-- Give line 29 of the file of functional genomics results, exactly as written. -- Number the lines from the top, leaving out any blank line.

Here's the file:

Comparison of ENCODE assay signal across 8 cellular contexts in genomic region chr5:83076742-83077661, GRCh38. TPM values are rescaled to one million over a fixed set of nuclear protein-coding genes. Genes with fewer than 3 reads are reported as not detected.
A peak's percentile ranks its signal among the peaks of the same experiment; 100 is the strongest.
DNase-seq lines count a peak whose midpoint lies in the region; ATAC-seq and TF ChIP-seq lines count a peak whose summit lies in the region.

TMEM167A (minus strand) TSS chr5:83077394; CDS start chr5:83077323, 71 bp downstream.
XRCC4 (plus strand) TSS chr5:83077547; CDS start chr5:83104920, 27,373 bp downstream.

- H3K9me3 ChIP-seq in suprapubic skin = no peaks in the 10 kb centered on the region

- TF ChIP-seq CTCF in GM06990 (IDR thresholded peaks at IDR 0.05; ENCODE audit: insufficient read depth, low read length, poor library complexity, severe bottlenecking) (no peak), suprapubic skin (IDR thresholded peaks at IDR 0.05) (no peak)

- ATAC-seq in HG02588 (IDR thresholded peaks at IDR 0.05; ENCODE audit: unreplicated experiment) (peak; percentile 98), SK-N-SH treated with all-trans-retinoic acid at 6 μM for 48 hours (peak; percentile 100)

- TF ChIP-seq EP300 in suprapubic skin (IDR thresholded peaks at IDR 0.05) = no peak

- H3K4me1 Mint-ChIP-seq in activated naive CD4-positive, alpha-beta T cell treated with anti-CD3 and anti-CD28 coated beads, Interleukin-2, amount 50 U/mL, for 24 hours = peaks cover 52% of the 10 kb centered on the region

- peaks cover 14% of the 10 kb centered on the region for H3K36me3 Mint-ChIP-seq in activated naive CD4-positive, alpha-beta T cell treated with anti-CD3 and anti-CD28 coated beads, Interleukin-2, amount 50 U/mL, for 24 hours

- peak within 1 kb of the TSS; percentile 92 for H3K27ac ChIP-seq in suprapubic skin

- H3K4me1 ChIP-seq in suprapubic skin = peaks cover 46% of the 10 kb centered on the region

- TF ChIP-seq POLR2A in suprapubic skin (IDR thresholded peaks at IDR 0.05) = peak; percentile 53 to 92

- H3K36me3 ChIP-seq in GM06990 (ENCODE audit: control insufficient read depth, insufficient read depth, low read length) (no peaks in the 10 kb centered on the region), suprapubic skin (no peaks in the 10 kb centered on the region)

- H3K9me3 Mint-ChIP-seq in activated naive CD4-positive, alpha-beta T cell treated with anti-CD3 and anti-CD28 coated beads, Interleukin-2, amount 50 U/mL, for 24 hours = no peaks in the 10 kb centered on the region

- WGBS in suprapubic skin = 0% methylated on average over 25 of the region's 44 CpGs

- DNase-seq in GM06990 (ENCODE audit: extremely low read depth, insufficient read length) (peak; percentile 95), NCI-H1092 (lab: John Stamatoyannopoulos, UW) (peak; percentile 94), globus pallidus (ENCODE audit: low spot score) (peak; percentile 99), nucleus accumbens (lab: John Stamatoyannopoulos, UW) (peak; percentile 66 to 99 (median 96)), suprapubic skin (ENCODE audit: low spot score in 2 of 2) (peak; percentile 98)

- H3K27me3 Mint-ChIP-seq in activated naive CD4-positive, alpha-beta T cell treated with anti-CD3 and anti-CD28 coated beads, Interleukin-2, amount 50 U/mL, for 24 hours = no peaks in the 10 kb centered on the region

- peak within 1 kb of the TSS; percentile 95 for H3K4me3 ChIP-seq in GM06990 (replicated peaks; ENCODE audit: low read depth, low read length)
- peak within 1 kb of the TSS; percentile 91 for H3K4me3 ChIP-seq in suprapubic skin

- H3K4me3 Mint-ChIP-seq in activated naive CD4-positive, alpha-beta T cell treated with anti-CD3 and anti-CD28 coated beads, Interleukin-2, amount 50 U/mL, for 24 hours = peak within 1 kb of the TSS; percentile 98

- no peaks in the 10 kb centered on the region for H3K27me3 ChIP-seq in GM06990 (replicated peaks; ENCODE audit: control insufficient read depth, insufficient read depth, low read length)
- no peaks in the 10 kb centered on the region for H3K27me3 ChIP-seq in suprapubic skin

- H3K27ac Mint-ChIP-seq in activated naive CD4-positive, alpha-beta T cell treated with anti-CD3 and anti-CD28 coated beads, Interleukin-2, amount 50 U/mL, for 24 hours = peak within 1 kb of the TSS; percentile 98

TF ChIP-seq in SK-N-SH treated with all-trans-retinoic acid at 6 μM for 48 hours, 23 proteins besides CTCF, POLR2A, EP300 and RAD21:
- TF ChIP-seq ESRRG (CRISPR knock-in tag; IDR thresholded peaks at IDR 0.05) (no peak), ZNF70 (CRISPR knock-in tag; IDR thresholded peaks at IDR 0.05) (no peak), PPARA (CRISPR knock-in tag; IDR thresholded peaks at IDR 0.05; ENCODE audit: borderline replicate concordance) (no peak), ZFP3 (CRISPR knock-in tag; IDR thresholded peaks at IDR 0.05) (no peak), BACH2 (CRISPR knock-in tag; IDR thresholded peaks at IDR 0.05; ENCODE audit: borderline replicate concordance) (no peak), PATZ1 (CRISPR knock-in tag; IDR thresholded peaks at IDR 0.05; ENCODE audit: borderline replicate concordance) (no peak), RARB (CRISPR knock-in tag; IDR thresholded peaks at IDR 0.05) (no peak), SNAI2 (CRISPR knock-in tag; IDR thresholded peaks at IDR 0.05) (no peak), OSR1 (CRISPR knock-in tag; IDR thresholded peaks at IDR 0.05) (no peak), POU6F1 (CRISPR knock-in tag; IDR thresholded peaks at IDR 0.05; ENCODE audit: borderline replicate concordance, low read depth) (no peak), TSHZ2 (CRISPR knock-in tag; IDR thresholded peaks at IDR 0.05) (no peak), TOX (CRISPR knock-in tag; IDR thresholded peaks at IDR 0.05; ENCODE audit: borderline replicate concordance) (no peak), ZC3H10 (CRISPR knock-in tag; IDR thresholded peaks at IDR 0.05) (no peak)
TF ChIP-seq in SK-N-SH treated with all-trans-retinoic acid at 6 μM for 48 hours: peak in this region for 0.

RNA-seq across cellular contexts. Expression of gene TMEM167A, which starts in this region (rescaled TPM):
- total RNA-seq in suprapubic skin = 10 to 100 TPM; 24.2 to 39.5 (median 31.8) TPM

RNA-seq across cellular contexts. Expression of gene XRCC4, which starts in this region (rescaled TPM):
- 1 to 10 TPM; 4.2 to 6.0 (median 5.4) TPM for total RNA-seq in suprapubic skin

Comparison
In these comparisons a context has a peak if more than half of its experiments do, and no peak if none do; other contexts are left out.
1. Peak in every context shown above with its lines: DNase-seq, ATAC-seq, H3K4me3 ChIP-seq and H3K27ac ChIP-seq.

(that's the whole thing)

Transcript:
RNA-seq across cellular contexts. Expression of gene TMEM167A, which starts in this region (rescaled TPM):